Another Maryland teacher is facing a child sexual abuse charge.
Richard Brian Shemer, 50, was arrested Wednesday after detectives received information that he had been sending inappropriate emails to a student at Albert Einstein High School, where he worked as a teacher, the Washington Post reported.
According to police, the Montgomery County high school teacher developed a close relationship with the female student last school year. During the current school year, the student visited Shemer’s classroom, where they had conversations about sex and sex acts that continued via email.
The student’s parents alerted police when they discovered the inappropriate emails.
Just last month, another educator in the Montgomery County School District had his teaching license revoked after he was arrested for child sexual abuse charges.
Lawrence W. Joynes, a 54-year-old music teacher who taught in Montgomery County schools for 27 years, is accused of sexually abusing 14 girls in kindergarten to second grade at a Silver Spring elementary school.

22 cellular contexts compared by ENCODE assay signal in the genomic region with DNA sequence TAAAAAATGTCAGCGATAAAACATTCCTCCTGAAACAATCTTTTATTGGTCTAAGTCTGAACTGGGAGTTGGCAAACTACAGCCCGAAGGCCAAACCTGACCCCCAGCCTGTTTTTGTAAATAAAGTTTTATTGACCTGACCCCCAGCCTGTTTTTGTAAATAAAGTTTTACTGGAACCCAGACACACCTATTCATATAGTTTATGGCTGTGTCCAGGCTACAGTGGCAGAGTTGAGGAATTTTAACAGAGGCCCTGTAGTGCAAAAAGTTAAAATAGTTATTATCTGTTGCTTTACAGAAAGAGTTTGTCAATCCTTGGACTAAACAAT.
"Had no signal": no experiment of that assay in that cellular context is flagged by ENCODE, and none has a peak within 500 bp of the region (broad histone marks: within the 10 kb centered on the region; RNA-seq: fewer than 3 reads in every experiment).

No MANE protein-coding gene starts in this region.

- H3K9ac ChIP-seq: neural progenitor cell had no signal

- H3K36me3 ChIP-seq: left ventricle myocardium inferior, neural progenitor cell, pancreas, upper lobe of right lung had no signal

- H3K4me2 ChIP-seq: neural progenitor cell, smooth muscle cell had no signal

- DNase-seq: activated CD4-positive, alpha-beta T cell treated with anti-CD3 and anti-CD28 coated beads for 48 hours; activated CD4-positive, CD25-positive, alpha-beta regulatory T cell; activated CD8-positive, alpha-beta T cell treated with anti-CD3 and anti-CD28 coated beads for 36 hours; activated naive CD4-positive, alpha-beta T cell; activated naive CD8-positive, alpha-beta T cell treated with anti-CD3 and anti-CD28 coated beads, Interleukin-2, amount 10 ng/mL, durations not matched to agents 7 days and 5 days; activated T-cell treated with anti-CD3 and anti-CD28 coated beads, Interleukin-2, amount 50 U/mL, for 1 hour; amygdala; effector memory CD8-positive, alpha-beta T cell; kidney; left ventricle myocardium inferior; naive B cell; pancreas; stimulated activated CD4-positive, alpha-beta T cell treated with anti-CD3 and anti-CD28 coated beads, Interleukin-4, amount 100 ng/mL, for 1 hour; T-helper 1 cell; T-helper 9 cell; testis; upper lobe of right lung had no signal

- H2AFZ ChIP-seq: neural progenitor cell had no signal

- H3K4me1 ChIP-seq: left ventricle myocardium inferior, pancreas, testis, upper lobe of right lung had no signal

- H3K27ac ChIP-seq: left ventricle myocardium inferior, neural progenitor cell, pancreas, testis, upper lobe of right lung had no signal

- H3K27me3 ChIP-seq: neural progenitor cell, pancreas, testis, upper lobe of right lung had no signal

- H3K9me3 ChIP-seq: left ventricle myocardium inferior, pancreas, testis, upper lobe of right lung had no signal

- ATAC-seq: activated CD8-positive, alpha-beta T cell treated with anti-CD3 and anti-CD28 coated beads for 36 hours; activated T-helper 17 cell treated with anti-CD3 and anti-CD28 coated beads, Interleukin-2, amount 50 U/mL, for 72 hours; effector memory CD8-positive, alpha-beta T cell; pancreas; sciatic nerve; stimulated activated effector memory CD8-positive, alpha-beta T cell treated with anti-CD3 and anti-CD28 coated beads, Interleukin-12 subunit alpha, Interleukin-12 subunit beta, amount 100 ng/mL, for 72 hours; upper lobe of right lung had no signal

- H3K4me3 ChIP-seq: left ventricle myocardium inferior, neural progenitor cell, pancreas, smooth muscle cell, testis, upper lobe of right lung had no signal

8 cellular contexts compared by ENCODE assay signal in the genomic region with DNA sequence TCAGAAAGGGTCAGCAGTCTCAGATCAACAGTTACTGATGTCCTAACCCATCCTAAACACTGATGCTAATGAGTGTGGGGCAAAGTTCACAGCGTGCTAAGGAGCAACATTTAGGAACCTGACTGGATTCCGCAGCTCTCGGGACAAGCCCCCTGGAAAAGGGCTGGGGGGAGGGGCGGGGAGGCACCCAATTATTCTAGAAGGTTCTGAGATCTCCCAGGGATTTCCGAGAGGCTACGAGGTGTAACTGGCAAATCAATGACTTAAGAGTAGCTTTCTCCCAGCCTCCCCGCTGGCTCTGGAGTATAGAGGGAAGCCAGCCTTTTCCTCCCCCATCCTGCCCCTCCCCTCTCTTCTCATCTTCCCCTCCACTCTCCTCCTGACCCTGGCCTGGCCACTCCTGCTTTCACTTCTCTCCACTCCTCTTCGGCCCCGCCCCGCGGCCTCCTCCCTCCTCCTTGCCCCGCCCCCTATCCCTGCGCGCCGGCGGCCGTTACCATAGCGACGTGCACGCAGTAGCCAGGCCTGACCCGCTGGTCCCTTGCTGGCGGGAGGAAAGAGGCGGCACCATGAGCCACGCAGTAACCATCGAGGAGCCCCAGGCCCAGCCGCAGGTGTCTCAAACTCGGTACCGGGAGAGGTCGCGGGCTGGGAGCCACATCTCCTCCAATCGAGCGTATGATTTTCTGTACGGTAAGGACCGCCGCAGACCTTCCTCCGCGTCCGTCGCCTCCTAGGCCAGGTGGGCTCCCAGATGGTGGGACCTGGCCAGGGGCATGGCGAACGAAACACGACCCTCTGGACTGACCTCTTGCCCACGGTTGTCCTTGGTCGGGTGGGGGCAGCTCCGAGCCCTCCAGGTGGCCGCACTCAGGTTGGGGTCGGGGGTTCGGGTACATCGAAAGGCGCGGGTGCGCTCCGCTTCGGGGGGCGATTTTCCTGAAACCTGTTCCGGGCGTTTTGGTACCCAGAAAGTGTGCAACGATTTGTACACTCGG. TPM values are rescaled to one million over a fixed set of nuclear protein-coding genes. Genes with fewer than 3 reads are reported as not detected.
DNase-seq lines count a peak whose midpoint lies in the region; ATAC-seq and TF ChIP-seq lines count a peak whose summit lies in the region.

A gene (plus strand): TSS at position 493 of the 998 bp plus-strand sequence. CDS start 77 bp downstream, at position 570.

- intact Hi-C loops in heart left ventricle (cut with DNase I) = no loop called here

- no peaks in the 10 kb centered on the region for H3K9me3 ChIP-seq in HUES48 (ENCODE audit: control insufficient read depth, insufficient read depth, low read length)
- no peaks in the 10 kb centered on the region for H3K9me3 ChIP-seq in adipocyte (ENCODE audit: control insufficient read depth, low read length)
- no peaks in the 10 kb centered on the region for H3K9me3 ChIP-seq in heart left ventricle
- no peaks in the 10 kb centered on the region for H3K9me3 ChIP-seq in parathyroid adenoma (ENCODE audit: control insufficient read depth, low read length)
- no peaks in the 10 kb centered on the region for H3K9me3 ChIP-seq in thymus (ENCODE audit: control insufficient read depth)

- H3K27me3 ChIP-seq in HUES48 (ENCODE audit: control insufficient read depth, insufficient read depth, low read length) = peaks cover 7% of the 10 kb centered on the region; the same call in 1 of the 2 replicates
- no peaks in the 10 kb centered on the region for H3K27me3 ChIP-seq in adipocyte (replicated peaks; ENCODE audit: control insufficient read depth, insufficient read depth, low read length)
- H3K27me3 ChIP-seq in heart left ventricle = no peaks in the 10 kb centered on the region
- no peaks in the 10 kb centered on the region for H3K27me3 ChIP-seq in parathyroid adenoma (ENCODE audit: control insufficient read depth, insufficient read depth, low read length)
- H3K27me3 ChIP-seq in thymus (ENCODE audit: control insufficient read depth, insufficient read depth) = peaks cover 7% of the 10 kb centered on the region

Joynes faces a child pornography charge in Baltimore County, sexual abuse charges related to 14 girls at New Hampshire Estates Elementary School, and charges of second-degree rape and other offenses related to his alleged abuse of a middle school student from 1991 to 1993.
My heart goes out to the victims in these cases and to all the families in the Montgomery County School District.
Sadly, I believe the trend of teachers behaving badly is only getting worse.
Schools have always been a magnet for predators who want access to children, but technology has made it easier than ever for them to groom and abuse their victims.
Social media, email, and cell phones give predators an opportunity to speak one-on-one with a child outside of the classroom. The conversations usually begin innocently, but eventually they become more personal. During this grooming process, the predator will typically make an inappropriate joke or comment to test the child’s comfort level.
Finally, when the predator is confident that the child is compliant, he will make his move. The entire grooming process can happen while the predator is home behind a phone or computer screen.
While this is a deeply disturbing trend, it does have an upside.
Since many victims of teacher-student sexual abuse are compliant victims, they often don’t tell anyone about the abuse for years, if at all. But with internet grooming, predators leave a digital fingerprint, which makes it more likely they will be caught by parents or the police.
When a predator is exposed, victims begin to heal and children are safer.